When an HIV diagnosis is surprising


PIH/ZL's program to prevent mother-to-child transmission of HIV provides HIV-positive mothers with formula, bottles, and the accessories needed to sanitize the bottles and provide potable water for the formula. The program has helped to bring the mother-to-child transmission rate to less than 2 percent in the Central Plateau of Haiti.


As staff at Partners In Health (PIH) and its sister organization Zanmi Lasante (ZL) begin providing care to Port-au-Prince’s urban population, they are seeing different medical needs than those of the rural populations they’ve primarily worked with throughout the last two decades. Not all of these conditions are earthquake related; some reflect the dearth of adequate medical care for the poorest of the poor living in Port-au-Prince prior to the earthquake. 

Last week, a critically ill 5-year-old child arrived at the PIH medical facility in Port-au-Prince. Although staff there had treated many critically ill children, this boy was different--when examined, he tested positive for both HIV and tuberculosis (TB).

Though it is not rare to find children who are infected with these diseases in Haiti, the U.S. Government estimates 120,000 Haitians are living with HIV, the staff of PIH and ZL were very surprised.

“[We don’t see these cases in our catchment area] at 5 years old!” said Cate Oswald, PIH's Program Manager for Psychosocial Support and Mental Health.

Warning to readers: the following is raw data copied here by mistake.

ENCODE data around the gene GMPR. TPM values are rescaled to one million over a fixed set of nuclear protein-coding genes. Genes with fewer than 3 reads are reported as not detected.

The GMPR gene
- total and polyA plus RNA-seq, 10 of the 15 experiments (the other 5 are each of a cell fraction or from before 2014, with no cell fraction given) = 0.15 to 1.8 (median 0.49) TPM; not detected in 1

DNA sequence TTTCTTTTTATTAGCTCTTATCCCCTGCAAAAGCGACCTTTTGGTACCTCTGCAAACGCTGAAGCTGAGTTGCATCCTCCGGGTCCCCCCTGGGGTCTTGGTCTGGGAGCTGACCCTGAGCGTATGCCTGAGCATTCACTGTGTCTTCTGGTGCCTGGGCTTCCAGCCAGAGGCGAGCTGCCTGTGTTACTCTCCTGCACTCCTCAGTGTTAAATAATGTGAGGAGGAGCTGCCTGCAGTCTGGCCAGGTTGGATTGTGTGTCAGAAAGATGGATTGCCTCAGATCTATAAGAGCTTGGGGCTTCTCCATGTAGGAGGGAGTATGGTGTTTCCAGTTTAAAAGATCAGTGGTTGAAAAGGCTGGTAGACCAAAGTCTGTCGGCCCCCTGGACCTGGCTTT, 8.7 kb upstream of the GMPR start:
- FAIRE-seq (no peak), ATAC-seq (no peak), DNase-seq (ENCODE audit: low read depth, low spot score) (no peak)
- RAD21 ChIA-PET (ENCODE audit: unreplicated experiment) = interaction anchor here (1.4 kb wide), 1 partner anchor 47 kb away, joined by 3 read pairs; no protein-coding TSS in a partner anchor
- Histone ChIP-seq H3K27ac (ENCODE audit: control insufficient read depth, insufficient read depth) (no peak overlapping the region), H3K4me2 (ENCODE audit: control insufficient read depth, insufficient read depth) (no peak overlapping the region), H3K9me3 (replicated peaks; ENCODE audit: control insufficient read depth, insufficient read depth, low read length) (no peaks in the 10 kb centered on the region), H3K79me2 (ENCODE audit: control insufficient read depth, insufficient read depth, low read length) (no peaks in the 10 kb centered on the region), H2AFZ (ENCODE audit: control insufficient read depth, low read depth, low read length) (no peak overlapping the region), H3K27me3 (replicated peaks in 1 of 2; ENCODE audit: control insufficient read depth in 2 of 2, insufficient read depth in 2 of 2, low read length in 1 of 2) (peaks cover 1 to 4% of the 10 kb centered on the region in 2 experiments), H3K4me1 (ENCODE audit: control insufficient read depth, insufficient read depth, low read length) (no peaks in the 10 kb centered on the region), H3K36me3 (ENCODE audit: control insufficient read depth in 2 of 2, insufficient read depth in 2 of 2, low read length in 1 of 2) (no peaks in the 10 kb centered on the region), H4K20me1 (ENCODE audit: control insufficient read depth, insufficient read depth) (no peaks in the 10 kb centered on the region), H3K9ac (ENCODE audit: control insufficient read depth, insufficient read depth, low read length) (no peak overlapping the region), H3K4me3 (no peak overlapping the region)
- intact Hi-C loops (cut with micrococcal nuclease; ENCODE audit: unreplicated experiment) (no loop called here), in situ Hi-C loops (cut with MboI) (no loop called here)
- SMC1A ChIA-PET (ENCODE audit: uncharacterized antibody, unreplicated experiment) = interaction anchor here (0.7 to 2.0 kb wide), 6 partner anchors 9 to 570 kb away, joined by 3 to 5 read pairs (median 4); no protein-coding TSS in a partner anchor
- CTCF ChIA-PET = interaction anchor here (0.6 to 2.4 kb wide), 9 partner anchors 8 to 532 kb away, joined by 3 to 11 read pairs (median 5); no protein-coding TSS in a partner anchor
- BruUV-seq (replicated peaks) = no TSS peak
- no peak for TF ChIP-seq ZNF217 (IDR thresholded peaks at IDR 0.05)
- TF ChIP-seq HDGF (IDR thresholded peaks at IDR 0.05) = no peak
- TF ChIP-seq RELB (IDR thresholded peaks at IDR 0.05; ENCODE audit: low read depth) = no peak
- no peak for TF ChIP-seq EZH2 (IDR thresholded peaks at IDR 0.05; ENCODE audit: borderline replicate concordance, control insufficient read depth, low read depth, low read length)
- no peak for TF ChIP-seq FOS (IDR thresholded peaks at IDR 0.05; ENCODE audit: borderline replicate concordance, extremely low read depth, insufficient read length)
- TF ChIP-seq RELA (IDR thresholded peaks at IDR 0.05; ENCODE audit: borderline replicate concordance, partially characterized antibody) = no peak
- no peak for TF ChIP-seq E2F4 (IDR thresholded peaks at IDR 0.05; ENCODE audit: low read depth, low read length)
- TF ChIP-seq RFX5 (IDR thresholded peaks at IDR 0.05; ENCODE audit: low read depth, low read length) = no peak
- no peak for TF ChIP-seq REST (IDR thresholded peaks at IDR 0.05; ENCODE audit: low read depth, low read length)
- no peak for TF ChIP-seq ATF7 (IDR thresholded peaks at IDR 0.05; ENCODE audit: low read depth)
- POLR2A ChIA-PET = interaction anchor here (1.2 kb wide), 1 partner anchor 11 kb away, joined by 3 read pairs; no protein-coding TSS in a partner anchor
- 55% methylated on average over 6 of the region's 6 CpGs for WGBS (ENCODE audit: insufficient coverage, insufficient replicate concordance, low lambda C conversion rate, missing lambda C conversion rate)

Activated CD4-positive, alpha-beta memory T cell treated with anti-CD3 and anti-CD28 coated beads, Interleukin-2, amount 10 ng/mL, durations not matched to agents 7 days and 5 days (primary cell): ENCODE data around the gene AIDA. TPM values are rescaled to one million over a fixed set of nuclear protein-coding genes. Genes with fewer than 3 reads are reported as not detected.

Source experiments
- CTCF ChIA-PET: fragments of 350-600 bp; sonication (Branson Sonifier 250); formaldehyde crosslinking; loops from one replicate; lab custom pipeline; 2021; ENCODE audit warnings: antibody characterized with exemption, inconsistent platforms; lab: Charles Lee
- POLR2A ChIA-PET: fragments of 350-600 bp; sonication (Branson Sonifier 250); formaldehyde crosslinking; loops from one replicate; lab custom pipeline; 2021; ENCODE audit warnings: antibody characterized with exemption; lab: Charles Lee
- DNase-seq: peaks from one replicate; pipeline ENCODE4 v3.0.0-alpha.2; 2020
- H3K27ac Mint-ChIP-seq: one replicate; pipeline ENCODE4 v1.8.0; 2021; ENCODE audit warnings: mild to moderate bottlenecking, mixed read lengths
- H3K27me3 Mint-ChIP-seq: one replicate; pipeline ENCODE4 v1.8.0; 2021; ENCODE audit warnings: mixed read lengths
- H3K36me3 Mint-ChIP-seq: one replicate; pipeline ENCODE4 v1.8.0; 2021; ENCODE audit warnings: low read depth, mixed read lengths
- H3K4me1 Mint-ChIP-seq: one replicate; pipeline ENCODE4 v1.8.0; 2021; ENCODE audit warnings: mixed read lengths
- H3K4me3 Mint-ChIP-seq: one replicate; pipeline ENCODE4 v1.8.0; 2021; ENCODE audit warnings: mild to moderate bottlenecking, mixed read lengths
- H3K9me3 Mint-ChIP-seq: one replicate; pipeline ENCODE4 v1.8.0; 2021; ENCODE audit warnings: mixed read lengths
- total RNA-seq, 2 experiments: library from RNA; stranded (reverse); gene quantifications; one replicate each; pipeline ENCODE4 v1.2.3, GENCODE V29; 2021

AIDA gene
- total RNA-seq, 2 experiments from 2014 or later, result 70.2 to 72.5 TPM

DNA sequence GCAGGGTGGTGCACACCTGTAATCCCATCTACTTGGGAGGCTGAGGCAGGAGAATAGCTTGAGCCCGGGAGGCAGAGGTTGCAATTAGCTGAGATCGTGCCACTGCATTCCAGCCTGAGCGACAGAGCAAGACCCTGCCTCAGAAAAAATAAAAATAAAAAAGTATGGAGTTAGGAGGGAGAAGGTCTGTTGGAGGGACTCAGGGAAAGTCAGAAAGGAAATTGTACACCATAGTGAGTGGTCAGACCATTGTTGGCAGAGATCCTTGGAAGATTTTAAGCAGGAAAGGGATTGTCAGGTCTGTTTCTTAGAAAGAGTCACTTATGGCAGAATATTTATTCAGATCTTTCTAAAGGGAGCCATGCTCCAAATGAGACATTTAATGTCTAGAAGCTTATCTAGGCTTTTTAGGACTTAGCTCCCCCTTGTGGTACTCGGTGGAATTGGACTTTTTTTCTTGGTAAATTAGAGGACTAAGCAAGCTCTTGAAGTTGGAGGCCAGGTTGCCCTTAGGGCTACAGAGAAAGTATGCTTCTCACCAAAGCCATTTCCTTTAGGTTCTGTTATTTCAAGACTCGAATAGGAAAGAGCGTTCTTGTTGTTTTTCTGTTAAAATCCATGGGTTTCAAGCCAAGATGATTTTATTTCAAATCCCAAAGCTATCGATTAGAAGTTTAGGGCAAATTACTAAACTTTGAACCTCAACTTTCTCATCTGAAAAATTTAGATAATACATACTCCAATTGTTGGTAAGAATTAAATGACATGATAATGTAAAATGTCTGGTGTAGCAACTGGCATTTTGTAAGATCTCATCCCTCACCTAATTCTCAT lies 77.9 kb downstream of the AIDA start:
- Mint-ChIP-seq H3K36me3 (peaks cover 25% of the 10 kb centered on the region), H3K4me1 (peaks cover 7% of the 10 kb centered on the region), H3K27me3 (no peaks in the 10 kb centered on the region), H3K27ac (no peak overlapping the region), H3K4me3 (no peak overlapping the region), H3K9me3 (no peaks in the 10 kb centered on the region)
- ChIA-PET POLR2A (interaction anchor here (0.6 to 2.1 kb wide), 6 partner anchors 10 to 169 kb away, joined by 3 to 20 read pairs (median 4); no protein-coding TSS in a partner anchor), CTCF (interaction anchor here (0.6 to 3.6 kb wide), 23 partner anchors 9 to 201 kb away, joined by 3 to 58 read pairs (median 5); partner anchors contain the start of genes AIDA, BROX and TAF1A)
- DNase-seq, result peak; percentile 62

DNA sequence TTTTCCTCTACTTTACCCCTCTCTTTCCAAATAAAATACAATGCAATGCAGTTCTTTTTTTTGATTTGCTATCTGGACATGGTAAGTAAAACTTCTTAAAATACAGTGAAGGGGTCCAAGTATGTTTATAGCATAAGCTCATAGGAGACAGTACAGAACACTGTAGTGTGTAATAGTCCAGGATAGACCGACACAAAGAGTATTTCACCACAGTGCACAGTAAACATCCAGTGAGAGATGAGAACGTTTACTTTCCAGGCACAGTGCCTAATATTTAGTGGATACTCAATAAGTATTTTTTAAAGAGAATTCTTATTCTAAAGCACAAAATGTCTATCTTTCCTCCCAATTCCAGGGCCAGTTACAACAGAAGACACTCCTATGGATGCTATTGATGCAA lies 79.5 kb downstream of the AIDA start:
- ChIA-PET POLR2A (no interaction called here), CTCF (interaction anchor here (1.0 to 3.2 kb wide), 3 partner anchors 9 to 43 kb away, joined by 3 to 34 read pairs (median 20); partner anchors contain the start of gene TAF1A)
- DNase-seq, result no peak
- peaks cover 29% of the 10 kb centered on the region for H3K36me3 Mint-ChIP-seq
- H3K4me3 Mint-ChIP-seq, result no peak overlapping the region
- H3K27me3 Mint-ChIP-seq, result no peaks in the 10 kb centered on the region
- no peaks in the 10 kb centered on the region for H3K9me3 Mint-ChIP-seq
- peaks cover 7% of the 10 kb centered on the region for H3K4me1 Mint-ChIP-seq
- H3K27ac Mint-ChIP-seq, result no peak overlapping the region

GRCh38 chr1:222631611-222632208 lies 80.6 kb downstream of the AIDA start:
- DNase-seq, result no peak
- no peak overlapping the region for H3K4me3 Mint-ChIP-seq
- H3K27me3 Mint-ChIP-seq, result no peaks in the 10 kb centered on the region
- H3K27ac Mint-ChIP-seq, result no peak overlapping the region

For the past two decades, PIH/ZL and its partners at the Ministry of Health have run comprehensive programs for HIV and TB in the Central Plateau and Artibonite Valley, several hours outside Port-au-Prince. PIH/ZL first began its voluntary HIV/TB counseling and testing program in 1986. In the Central Plateau, where in 1995 PIH/ZL became the first clinic in Haiti to offer antiretroviral drugs free of charge to all HIV-positive women to prevent mother-to-child transmission of HIV, the transmission rate has fallen to less than 2 percent. These programs have made it extremely rare to find young children, like this 5-year-old boy, who have not been previously diagnosed.

The PIH/ZL staff began providing care in Port-au-Prince shortly after the earthquake struck on January 12. In addition, many displaced people are leaving the devastated capital city to seek medical care in PIH’s more established rural catchment areas. This massive reverse urban migration suggests that PIH's HIV and TB programs in the Central Plateau and Artibonite Valley will soon be taking on changing public health needs--including more undiagnosed HIV/TB pediatric cases.

At present, the boy’s condition is still critical. “He's still hanging on, [we] had to give him an immediate blood transfusion and oxygen--he's so weak,” said Cate. PIH/ZL has also put him on both antiretroviral drugs and tuberculosis medications.